Week 1 to 4
The pup has just been born, mom will take care of her main needs at this point, The mom needs time to bond with her litter and wont need much assistance from ourselves, Puppies are fragile little things and it is best to leave mom to it, picking up the small pups could stress mom so little human interaction is the best thing at this point.
However during this period and whlst there eyes are still shut, you can influence their experinces by looking after mom, your presence and smells will be notice, if mom is happy with you stroking the pups gently then do so briefly, so they can sense the pressure change in their little bodies, they can smell you.
Once the pup opens his eyes, he can see and hear you, he will want to explore more and at this point you should increase handling, it is a good time to introduce multiple human voices so they can get used to the sound and illiminate fear, gaining confidence around humans, it can be a good time to introduce background noises, opening the windows for sounds of traffic, low playing cd tapes of thunder, fireworks, just so they can desensitise to the sounds, this way the pup as it grows will be more confident around the loud noises,
The pups will want to explore there immediate area and will be probably be everywhere they can get to, so you need to make sure there are no hazards, like trailing wires, sharp edges, ensure they are in a controlled environment in which they cannot get into mischief and injure themselves. It is a good time to introduce toys, different textures and flooring, a piece of lino can be placed around there areas, carpet, wood floors, if the puppy is entering other rooms then this must be supervised and they must not be left unattended.
Mom will start to take time out and leave the pups alone for short periods this must be encouraged so that the pups are used to mom leaving and coming back, this will help with separation anxiety as the pup grows.
Week 4 to 14
This is the time when social learning is critical, the pup should now be used to humans and needs many positive introductions as possible, meeting children, babies, men, women, old people, This is a good time to introduce the dog to a grooming brush, also checking ears and eyes, so they get used to being handled by you and different people, opening the mouth to check teeth is another practise. This will all help when it time to introduce them to the vet.
When the pup is vaccinated introducing your pup to other dogs is important, doing this in controlled environment is of paramount importance. A dog may not be Vaccinated until around 9 months onwards, The pup will miss out on a lot of learning opportunities, but you can get a titre test and speak with your vet, who will advise the best course. Puppy Classes are a good way of socialising your pup, but please make sure it is a reputable class with only a small group of learners eg 4-6 pups.
As you start to walk outside with your pup on a lead, you must slowly and calmly introduce them to traffic, bikes, buses, pushchairs, You see dogs who snap and struggle to get free from a lead if a large sided vehicle comes passed, desensitising your pup to these things will avoid situation like that in later years.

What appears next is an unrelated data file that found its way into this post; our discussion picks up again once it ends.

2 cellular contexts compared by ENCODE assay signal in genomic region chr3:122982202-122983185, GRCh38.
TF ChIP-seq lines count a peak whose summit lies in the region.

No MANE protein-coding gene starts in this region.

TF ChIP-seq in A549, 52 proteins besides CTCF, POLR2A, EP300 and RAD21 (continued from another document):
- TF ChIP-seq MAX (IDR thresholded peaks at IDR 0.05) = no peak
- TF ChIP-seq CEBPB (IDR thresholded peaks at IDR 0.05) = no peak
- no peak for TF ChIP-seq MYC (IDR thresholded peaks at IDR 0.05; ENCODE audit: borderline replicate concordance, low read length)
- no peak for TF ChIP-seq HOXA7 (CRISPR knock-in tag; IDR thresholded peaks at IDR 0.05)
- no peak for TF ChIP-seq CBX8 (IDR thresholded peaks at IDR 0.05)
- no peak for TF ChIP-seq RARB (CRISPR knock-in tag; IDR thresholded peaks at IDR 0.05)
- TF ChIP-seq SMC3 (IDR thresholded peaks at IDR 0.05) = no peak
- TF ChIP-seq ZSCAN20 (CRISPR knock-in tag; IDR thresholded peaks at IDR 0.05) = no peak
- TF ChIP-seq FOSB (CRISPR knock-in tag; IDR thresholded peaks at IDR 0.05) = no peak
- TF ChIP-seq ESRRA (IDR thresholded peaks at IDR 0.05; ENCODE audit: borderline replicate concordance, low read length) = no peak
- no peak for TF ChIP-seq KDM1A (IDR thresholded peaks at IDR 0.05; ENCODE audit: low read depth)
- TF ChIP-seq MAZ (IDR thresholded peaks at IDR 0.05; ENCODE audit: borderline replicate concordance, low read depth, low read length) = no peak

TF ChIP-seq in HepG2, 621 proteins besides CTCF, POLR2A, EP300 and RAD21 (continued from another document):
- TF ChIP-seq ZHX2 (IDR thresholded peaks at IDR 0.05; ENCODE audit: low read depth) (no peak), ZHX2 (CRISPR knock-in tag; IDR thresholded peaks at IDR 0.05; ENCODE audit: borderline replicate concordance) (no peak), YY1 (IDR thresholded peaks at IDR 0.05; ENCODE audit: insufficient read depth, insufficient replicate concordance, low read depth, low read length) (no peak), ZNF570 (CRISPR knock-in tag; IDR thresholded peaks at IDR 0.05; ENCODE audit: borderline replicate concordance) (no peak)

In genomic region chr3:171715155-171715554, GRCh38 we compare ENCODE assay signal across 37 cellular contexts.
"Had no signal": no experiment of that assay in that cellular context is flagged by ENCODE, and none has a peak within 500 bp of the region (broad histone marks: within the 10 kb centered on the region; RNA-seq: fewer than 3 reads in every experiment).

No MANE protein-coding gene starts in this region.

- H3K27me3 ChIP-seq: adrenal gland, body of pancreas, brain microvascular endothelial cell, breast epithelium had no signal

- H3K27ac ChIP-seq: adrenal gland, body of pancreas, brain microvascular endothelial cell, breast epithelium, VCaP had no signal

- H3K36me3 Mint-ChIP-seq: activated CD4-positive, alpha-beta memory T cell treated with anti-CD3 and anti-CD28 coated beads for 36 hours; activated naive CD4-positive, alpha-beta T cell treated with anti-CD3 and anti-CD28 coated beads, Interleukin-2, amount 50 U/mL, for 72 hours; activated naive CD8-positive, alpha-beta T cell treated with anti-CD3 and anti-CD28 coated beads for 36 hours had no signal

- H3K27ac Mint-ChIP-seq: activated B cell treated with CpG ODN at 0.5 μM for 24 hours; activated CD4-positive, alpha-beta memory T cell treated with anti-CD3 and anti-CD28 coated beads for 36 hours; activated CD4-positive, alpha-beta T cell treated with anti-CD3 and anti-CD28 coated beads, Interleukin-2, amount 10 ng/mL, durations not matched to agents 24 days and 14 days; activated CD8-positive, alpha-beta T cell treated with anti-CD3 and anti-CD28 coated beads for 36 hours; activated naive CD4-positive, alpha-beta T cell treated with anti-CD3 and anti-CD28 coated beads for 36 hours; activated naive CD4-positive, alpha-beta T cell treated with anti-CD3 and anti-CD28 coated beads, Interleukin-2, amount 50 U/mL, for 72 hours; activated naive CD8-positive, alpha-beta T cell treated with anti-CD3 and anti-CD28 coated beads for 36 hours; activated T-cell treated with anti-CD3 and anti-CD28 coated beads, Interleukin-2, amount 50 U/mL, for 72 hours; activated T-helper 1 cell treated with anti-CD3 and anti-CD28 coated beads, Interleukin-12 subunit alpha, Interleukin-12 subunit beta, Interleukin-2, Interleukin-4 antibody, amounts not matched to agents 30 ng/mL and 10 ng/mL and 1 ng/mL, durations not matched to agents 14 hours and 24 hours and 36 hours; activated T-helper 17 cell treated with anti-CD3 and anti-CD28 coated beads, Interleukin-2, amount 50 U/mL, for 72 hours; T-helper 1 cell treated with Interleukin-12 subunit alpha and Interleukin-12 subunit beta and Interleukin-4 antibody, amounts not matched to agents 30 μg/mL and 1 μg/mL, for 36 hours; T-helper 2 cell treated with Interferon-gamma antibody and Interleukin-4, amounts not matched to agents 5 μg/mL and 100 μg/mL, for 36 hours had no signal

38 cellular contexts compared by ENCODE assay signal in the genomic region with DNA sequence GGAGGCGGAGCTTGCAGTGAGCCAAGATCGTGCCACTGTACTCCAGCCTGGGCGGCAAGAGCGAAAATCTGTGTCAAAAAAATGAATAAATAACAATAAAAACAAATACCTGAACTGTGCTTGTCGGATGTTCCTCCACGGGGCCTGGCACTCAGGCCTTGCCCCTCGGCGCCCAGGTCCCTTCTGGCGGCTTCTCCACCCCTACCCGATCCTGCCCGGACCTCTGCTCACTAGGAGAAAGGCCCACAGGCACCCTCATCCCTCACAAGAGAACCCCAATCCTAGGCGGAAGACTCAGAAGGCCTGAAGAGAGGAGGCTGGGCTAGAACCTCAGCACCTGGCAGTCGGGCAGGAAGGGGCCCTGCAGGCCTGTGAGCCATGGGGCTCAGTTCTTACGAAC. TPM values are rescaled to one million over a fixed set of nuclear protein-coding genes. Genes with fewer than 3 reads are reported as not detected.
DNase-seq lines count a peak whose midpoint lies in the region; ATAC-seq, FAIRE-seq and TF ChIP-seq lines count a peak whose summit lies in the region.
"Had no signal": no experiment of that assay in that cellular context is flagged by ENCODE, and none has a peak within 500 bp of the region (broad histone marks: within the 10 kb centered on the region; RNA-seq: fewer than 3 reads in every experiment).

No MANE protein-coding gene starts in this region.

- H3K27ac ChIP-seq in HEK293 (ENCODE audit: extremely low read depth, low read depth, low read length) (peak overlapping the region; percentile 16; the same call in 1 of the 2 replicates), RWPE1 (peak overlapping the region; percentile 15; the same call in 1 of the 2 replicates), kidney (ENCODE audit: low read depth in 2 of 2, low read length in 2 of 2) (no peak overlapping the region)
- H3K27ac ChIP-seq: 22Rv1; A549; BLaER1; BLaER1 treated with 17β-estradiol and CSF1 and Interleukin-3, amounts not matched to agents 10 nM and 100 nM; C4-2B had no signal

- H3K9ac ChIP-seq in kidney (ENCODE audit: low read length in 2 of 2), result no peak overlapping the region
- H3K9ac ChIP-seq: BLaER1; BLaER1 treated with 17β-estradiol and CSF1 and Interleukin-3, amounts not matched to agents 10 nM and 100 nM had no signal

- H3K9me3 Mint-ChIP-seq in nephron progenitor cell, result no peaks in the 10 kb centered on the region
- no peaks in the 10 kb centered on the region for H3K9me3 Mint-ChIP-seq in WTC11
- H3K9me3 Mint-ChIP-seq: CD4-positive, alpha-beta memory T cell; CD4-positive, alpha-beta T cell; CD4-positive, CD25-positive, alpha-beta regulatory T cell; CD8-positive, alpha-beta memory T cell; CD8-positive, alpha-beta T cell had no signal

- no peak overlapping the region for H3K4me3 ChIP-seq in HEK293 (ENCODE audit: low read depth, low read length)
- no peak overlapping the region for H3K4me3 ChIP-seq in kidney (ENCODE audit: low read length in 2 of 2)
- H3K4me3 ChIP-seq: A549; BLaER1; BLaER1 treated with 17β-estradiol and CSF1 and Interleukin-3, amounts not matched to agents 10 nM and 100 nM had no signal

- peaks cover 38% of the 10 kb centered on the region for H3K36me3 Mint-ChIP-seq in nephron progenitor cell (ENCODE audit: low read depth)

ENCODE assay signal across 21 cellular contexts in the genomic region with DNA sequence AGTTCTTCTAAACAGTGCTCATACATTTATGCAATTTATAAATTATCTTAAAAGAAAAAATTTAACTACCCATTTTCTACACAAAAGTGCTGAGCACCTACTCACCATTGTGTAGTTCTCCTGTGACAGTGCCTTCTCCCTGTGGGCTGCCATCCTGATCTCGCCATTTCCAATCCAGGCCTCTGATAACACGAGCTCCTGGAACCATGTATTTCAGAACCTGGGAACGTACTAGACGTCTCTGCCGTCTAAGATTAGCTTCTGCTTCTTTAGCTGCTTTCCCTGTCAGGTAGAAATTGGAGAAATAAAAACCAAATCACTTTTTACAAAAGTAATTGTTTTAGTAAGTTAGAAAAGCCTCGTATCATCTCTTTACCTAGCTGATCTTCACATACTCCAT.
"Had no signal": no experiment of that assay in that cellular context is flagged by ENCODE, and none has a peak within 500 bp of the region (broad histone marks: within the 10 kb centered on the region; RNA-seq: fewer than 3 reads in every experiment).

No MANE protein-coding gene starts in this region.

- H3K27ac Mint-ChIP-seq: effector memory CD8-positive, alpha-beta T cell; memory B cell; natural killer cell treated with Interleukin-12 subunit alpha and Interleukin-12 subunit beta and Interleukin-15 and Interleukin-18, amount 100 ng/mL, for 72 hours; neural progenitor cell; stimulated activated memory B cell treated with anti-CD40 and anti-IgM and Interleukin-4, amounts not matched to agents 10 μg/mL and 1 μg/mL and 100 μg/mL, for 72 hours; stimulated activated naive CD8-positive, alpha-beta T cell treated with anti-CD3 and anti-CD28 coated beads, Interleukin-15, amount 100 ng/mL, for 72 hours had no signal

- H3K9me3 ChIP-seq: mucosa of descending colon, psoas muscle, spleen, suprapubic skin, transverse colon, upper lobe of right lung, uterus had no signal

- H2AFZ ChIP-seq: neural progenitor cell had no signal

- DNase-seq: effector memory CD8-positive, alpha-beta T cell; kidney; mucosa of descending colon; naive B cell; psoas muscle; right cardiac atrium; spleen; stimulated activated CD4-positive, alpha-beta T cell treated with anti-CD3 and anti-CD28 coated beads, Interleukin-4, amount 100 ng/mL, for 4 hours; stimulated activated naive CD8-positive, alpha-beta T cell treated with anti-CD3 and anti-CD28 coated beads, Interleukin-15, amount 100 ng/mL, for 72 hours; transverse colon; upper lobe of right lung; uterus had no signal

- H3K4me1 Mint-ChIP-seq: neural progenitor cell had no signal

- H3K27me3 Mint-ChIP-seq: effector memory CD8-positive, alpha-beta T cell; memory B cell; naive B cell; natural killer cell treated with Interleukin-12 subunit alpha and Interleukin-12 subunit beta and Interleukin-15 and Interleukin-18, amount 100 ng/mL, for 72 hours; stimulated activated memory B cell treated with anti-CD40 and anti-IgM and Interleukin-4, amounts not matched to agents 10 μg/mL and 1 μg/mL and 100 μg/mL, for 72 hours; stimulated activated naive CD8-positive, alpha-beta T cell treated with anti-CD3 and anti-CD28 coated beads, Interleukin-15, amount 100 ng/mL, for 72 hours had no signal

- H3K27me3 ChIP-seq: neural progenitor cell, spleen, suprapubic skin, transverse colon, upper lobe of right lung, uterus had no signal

Obviously flooding is not going to help this matter, so don’t take you pup to a busy junction and stand at the edge of the kerb, this will be a very negative experience for your pup and may never recover from it, creating many many unwanted behaviours and the pup will go into fight or flight, at such a young age, this is not what is needed.
I would suggest to do it from a distance, so that the noises can be heard but not to the point where the ground is vibrating under their feet, constantly reassure the dog at this time, food treats are a good thing to help make the situation into a more positive one, distracting his attention from the big scary noise and huge structure, which could be a tractor or a HGV to me and you, doing this periodically will help the pup acclimatise to it. Taking him for a drive in the car, as long has he is secure and safe inside the car, this may help him see traffic more close up and he will be able to travel in the car without trauma.
Also, not forgetting the simple household things that are used nearly every day, things like the hoover and washing machine need to be taken into consideration, it really is anything and everything at this point, including collar, lead, harness. Everything your dog is introduced to must have a positive outcome.
Obviously things can sometimes, not, go according to plan, this is life, but as long as we recognise when the dog is having a negative experience we can remove him from the situation and re-introduce him to it again later on.
At home the most basic things need to be thought about, feed times, food, toilet training, it’s a lot of work so a check sheet or daily schedule is a good idea, training doesn’t have to be time consuming and frustrating. Just take your time, and don’t put too many demands on the pup, he needs to play and enjoy himself as well. Short sessions, always ending with a excersise he can perform well, sit, for instance, as long as the dog is set up to succeed at the end of each session and the whole lesson experiences are positive and rewarding the dog will eventually become habituated to it.